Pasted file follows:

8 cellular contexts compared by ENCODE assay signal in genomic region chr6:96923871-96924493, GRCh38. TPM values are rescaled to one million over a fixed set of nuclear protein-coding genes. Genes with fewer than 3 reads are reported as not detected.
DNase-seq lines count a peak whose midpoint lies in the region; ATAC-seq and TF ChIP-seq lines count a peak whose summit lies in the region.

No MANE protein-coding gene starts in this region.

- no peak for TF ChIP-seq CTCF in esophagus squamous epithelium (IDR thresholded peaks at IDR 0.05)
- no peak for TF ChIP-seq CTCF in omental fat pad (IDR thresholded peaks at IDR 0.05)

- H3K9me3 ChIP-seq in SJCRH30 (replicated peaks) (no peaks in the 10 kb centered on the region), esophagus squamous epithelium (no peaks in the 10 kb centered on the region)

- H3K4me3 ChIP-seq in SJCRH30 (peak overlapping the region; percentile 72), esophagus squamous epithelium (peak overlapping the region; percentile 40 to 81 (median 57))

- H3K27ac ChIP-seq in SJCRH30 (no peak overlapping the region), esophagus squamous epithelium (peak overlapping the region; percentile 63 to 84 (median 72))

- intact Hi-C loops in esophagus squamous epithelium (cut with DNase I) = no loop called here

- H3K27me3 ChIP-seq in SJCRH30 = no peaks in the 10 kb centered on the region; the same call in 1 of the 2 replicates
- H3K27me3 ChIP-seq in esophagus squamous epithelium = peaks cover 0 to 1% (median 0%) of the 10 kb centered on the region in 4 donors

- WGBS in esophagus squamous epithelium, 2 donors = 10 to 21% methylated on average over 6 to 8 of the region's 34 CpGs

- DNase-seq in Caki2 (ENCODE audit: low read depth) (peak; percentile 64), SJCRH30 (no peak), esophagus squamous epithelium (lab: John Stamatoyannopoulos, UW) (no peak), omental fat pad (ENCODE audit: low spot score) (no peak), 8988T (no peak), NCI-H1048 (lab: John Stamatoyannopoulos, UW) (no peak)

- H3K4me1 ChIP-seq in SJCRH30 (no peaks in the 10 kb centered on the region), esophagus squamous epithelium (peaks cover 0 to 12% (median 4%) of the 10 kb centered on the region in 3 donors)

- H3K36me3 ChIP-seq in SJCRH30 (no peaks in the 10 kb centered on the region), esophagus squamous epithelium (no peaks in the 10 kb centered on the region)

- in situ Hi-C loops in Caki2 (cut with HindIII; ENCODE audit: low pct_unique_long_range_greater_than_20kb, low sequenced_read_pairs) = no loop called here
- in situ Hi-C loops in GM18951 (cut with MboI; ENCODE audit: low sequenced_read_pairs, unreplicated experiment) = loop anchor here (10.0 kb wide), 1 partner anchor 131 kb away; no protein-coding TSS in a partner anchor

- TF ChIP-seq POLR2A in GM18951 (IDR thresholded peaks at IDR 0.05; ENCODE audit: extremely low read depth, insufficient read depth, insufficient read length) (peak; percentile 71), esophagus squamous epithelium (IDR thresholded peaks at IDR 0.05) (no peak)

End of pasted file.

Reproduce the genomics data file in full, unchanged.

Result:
8 cellular contexts compared by ENCODE assay signal in genomic region chr6:96923871-96924493, GRCh38. TPM values are rescaled to one million over a fixed set of nuclear protein-coding genes. Genes with fewer than 3 reads are reported as not detected.
DNase-seq lines count a peak whose midpoint lies in the region; ATAC-seq and TF ChIP-seq lines count a peak whose summit lies in the region.

No MANE protein-coding gene starts in this region.

- no peak for TF ChIP-seq CTCF in esophagus squamous epithelium (IDR thresholded peaks at IDR 0.05)
- no peak for TF ChIP-seq CTCF in omental fat pad (IDR thresholded peaks at IDR 0.05)

- H3K9me3 ChIP-seq in SJCRH30 (replicated peaks) (no peaks in the 10 kb centered on the region), esophagus squamous epithelium (no peaks in the 10 kb centered on the region)

- H3K4me3 ChIP-seq in SJCRH30 (peak overlapping the region; percentile 72), esophagus squamous epithelium (peak overlapping the region; percentile 40 to 81 (median 57))

- H3K27ac ChIP-seq in SJCRH30 (no peak overlapping the region), esophagus squamous epithelium (peak overlapping the region; percentile 63 to 84 (median 72))

- intact Hi-C loops in esophagus squamous epithelium (cut with DNase I) = no loop called here

- H3K27me3 ChIP-seq in SJCRH30 = no peaks in the 10 kb centered on the region; the same call in 1 of the 2 replicates
- H3K27me3 ChIP-seq in esophagus squamous epithelium = peaks cover 0 to 1% (median 0%) of the 10 kb centered on the region in 4 donors

- WGBS in esophagus squamous epithelium, 2 donors = 10 to 21% methylated on average over 6 to 8 of the region's 34 CpGs

- DNase-seq in Caki2 (ENCODE audit: low read depth) (peak; percentile 64), SJCRH30 (no peak), esophagus squamous epithelium (lab: John Stamatoyannopoulos, UW) (no peak), omental fat pad (ENCODE audit: low spot score) (no peak), 8988T (no peak), NCI-H1048 (lab: John Stamatoyannopoulos, UW) (no peak)

- H3K4me1 ChIP-seq in SJCRH30 (no peaks in the 10 kb centered on the region), esophagus squamous epithelium (peaks cover 0 to 12% (median 4%) of the 10 kb centered on the region in 3 donors)

- H3K36me3 ChIP-seq in SJCRH30 (no peaks in the 10 kb centered on the region), esophagus squamous epithelium (no peaks in the 10 kb centered on the region)

- in situ Hi-C loops in Caki2 (cut with HindIII; ENCODE audit: low pct_unique_long_range_greater_than_20kb, low sequenced_read_pairs) = no loop called here
- in situ Hi-C loops in GM18951 (cut with MboI; ENCODE audit: low sequenced_read_pairs, unreplicated experiment) = loop anchor here (10.0 kb wide), 1 partner anchor 131 kb away; no protein-coding TSS in a partner anchor

- TF ChIP-seq POLR2A in GM18951 (IDR thresholded peaks at IDR 0.05; ENCODE audit: extremely low read depth, insufficient read depth, insufficient read length) (peak; percentile 71), esophagus squamous epithelium (IDR thresholded peaks at IDR 0.05) (no peak)